The Cycling Leg – The Proverbial Long Haul
The cycling leg is the longest portion of the triathlon, in both time and distance. Typically about 50% of your race is spent on the bike, compared with less than 20% on the swim and about 30% on the run. It is crucial to stay comfortable and smooth on the bike to conserve energy and stay relaxed.
Keep Your Cadence High
The first skill to master is maintain a high cadence. Cadence is the number of rotations per minute of your pedals. To calculate your cadence count the number of times the right foot completes a pedal circle within 10 seconds, and multiply by 6 to give you the total number of rotations per minute. A target goal for triathlon cycling cadence is about 90 rotations per minute. Although this may seem high at first, within just a few weeks, you will begin to achieve this rate of speed.
Learn How To Power Shift
The second skill to master is proper shifting. Triathlon cycling bikes have many types of shifting systems and several numbers of gears depending on the bike, however one thing remains the same. The purpose for shifting gears on your triathlon bike is to stay as close to the cadence of 90 rotations per minute as possible. Once you begin use your gears to achieve your target cadence, you will notice that you shift gears in small amounts constantly throughout the bike ride.
Use Circular Pedal Strokes
The third skill to master is using a circular pedal stroke. Most beginner cyclists spend a majority of their effort pushing down the pedals, and very little effort pulling through the back stroke of the rotation. Triathlon bikes mostly use toe cages, or clipless pedal systems. Learn to identify “dead spots” in your stroke. These are spots where you feel less tension on the chain, which may result in a loud sound coming from your bike chain. Your goal is to eliminate these “dead spots” as much as possible. This will increase your energy efficiency and allow you to expend more energy during your run.
Relax Your Upper Body
The fourth skill to practice is relaxing your upper body. Since the bike ride focuses mainly on using your leg muscles, it is important to relax your upper body including y our neck, shoulders, arms and hands. Attempt to reduce as much side to side or up and down motion of your upper body during your ride. Conserving as much energy as possible from your upper body will allow your legs to receive more oxygen during the bike ride.
Becoming an efficient and flowing cyclist is only a matter of time when you practice. While you are training, it is important that you practice these skills throughout the ride. In no time at all, you will begin to become more efficient and relaxed on your bike. Achieving these few simple steps will conserve energy and prepare you for the run.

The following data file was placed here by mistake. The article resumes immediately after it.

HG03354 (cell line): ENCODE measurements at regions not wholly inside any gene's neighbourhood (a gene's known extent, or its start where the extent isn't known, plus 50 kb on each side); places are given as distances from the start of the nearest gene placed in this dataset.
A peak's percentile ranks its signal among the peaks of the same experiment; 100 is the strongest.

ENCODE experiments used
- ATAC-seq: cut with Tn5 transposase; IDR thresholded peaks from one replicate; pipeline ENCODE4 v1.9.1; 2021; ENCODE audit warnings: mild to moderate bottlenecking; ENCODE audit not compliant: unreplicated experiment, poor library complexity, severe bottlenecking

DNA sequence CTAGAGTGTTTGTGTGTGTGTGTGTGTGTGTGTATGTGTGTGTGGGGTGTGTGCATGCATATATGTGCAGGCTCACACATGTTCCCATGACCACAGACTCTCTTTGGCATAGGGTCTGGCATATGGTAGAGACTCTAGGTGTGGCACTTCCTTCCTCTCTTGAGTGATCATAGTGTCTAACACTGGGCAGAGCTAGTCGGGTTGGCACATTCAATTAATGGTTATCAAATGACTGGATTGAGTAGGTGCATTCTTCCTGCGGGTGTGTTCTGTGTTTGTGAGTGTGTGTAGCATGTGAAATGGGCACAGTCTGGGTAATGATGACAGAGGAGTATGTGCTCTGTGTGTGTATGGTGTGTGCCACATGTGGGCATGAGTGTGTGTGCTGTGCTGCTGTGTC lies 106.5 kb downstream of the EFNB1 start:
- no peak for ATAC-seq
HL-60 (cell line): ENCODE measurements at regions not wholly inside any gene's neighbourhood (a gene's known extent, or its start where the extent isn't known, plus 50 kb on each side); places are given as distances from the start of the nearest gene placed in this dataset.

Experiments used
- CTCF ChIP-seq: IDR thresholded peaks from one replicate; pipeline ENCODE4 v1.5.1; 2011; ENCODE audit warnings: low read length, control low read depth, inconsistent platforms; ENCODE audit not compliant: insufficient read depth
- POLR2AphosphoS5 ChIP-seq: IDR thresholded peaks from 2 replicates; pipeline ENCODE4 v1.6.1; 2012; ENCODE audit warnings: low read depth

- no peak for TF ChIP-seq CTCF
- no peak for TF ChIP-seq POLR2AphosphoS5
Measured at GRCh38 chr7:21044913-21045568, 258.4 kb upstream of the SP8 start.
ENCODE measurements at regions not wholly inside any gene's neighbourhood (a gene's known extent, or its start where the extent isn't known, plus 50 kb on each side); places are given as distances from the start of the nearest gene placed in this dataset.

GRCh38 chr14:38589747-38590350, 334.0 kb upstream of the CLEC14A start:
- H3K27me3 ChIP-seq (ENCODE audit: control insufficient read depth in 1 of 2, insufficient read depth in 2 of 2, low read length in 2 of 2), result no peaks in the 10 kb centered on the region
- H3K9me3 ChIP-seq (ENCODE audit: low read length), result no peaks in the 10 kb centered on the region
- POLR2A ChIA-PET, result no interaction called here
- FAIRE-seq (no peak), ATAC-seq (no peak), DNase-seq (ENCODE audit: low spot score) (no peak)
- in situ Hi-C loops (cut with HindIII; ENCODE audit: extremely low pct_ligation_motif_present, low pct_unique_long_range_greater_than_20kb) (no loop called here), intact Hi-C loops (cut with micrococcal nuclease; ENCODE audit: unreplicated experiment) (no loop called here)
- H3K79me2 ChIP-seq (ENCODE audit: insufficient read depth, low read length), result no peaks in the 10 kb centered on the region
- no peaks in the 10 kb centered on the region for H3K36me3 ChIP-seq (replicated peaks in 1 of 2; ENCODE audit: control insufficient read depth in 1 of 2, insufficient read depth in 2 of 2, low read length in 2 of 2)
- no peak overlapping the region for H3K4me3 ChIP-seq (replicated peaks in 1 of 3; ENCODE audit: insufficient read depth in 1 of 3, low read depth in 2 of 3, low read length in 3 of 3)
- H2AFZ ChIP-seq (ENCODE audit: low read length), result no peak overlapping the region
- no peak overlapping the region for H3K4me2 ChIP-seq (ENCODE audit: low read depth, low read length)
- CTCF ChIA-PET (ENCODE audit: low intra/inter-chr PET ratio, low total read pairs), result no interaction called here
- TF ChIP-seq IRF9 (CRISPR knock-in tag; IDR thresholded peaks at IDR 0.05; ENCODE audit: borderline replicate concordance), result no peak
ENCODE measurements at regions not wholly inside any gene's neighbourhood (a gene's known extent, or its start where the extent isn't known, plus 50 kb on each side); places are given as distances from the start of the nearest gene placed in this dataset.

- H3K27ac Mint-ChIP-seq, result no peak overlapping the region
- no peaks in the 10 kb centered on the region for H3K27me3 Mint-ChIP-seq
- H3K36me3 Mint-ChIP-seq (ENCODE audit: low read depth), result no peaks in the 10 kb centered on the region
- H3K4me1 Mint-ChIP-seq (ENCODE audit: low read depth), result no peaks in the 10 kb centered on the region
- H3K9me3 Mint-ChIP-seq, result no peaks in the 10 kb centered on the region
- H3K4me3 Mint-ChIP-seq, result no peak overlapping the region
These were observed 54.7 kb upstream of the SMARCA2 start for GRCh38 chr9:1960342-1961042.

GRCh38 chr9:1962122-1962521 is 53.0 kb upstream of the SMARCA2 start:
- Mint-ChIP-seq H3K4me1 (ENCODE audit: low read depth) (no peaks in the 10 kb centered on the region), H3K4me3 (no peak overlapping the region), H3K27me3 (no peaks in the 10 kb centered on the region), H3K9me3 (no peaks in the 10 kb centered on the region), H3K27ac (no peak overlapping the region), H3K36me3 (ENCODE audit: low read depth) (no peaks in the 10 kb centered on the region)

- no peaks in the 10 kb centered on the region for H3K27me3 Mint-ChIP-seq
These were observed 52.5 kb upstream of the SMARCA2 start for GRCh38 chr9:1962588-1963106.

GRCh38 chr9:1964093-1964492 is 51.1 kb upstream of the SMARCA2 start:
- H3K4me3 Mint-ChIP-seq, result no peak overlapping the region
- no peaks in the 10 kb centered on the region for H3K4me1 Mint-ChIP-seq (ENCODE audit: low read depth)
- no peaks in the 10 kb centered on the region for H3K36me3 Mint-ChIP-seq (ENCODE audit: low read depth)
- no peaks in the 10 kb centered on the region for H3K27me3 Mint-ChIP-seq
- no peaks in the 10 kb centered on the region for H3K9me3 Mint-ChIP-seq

Bikes Are Vehicles Too
Remember what you learned in Drivers’ Education in high school?
Checks both lanes before changing lanes…
Signal before you turn or change lanes…
Be aware of hazardous road conditions…
Know how to control your vehicle…
Stay in control when passing other vehicles or being passed…
Obey the rules of the road in traffic…
These rules apply to bicycles also. It is important of treat a bicycle as a regular vehicle. These rules are only enhanced in a group or race situation.
Following these rules are even more important while training. During training, there is no race course, no barriers, or cordoned off race track. Most accidents occur during training due to cyclists not following these rules.
The Triathlon Cyclist Workout
Most triathletes are already cyclists. They have a training regimen that usually consists of regular loop training and an occasional weekend road trip. You will have to make a few changes to your regular workout to be competitive in your triathlon race. With little effort you can easily introduce some valuable high-intensity training exercises into your existing routines 2 or 3 times per week. You will soon see a significant boost in cycling fitness without adding any extra logistical stress or planning hassle to your routine. Here are four specific workouts to try:
1-hour Loop With Threshold Work
Threshold intensity is more or less your 40K time-trial effort level. Training at this intensity will improve your performance not just in triathlons featuring a 40K bike leg but also in triathlons of any distance because it produces physiological adaptations that generally improve your capacity to sustain hard efforts.